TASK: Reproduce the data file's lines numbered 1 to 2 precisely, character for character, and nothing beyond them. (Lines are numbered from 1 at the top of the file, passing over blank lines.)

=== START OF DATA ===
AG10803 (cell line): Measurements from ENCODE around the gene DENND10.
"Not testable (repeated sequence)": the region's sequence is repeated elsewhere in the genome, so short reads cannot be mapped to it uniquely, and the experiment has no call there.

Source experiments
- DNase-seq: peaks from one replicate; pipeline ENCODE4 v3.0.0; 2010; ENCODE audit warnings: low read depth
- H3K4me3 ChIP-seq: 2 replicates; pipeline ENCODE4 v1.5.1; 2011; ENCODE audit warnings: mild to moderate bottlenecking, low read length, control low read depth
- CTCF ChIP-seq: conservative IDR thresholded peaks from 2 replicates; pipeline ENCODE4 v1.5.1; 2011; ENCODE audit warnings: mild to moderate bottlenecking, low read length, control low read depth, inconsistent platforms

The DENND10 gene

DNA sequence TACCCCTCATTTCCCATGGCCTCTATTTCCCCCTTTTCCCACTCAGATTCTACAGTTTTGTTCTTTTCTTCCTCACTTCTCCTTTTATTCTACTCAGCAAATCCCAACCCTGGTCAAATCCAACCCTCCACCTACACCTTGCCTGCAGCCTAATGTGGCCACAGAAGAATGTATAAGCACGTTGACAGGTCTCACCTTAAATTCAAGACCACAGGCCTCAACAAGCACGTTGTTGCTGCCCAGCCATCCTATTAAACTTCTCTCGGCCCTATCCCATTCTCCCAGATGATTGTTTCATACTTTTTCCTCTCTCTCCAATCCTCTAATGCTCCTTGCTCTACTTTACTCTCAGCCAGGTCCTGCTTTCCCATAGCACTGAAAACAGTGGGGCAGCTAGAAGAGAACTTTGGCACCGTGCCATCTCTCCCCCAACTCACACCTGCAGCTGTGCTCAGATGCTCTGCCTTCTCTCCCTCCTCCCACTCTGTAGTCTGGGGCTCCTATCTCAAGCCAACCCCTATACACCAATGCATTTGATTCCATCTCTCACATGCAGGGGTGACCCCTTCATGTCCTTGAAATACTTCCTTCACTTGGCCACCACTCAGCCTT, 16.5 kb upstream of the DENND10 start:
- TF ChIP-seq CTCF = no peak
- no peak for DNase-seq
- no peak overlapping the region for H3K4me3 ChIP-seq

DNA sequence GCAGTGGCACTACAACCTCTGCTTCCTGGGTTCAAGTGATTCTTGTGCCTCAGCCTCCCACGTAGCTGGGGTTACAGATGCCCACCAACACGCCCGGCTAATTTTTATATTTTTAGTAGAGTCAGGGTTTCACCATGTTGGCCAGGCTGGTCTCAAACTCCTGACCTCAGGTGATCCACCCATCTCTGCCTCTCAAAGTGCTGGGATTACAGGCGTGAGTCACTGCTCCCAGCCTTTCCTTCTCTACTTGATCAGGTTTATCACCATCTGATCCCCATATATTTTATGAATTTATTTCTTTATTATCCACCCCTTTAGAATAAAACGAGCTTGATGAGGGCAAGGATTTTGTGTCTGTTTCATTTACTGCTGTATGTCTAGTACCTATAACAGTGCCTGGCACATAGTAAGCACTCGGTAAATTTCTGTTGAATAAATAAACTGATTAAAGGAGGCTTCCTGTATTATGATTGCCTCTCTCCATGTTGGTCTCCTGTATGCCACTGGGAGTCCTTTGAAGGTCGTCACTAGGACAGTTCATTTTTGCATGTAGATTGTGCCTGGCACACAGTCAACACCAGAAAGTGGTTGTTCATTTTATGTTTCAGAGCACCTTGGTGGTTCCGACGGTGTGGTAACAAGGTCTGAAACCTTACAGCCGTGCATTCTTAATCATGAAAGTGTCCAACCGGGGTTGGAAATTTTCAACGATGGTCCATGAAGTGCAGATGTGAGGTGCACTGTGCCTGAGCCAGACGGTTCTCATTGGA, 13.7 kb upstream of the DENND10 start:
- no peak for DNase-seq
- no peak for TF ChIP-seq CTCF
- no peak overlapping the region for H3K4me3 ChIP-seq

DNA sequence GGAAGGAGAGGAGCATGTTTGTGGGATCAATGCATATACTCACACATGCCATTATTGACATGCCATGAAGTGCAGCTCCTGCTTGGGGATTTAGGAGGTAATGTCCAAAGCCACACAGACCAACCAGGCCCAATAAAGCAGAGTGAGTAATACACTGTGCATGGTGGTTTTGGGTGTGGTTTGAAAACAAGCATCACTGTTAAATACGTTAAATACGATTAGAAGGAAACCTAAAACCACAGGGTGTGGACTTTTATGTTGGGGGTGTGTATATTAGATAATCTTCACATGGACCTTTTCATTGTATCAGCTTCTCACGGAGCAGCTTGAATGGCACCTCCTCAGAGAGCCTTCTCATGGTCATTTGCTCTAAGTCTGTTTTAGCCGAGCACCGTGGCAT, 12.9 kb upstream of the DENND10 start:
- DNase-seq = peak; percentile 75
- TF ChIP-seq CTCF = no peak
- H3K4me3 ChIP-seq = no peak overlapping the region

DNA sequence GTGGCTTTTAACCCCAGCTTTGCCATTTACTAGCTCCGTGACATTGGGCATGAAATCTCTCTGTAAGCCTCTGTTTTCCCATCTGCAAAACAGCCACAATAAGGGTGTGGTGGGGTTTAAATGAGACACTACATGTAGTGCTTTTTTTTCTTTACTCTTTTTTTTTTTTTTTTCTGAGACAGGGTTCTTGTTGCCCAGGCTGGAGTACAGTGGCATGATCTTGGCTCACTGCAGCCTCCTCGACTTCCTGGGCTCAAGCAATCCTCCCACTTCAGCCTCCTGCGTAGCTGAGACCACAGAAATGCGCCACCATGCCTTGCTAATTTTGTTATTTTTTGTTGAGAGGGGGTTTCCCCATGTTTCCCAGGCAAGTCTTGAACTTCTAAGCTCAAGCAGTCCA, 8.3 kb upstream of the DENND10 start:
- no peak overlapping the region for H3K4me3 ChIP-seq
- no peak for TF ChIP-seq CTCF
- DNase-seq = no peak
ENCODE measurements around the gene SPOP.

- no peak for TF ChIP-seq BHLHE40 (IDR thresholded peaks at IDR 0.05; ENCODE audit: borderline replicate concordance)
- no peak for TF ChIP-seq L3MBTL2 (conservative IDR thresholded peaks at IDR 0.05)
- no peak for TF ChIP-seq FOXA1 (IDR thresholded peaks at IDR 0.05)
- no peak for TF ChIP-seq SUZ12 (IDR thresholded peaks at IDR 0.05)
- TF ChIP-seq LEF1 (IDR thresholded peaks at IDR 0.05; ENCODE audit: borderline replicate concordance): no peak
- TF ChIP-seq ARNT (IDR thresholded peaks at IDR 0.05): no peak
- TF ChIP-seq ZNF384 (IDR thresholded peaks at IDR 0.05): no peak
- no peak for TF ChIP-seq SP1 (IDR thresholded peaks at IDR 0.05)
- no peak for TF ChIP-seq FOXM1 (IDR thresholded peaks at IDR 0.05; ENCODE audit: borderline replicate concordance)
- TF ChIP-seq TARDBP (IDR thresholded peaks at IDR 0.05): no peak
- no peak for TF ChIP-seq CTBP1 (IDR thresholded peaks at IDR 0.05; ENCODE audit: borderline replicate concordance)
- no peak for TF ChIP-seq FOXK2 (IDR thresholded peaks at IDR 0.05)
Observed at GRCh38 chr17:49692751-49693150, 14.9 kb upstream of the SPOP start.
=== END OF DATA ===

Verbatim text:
AG10803 (cell line): Measurements from ENCODE around the gene DENND10.
"Not testable (repeated sequence)": the region's sequence is repeated elsewhere in the genome, so short reads cannot be mapped to it uniquely, and the experiment has no call there.